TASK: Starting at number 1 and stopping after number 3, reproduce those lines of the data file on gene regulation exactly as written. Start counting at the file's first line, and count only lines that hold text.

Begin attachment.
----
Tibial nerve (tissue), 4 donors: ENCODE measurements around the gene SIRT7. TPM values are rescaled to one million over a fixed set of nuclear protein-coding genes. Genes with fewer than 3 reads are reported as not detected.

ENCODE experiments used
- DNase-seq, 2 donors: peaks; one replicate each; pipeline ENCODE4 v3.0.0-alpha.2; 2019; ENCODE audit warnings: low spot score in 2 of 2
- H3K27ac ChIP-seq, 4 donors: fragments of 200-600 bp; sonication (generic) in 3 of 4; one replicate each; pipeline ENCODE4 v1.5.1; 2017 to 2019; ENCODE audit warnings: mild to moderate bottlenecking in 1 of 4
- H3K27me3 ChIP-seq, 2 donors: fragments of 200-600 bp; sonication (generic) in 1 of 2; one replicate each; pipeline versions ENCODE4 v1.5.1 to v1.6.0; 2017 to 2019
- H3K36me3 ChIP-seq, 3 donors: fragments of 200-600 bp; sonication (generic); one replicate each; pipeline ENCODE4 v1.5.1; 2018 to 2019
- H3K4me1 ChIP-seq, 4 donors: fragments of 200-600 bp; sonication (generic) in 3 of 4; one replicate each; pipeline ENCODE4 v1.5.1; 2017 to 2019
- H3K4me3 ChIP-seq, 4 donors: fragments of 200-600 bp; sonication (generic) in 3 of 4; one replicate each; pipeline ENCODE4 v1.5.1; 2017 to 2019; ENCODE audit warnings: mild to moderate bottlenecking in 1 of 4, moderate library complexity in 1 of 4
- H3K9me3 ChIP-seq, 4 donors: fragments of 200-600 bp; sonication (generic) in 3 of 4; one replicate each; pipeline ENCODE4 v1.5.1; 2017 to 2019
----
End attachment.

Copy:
Tibial nerve (tissue), 4 donors: ENCODE measurements around the gene SIRT7. TPM values are rescaled to one million over a fixed set of nuclear protein-coding genes. Genes with fewer than 3 reads are reported as not detected.

ENCODE experiments used
- DNase-seq, 2 donors: peaks; one replicate each; pipeline ENCODE4 v3.0.0-alpha.2; 2019; ENCODE audit warnings: low spot score in 2 of 2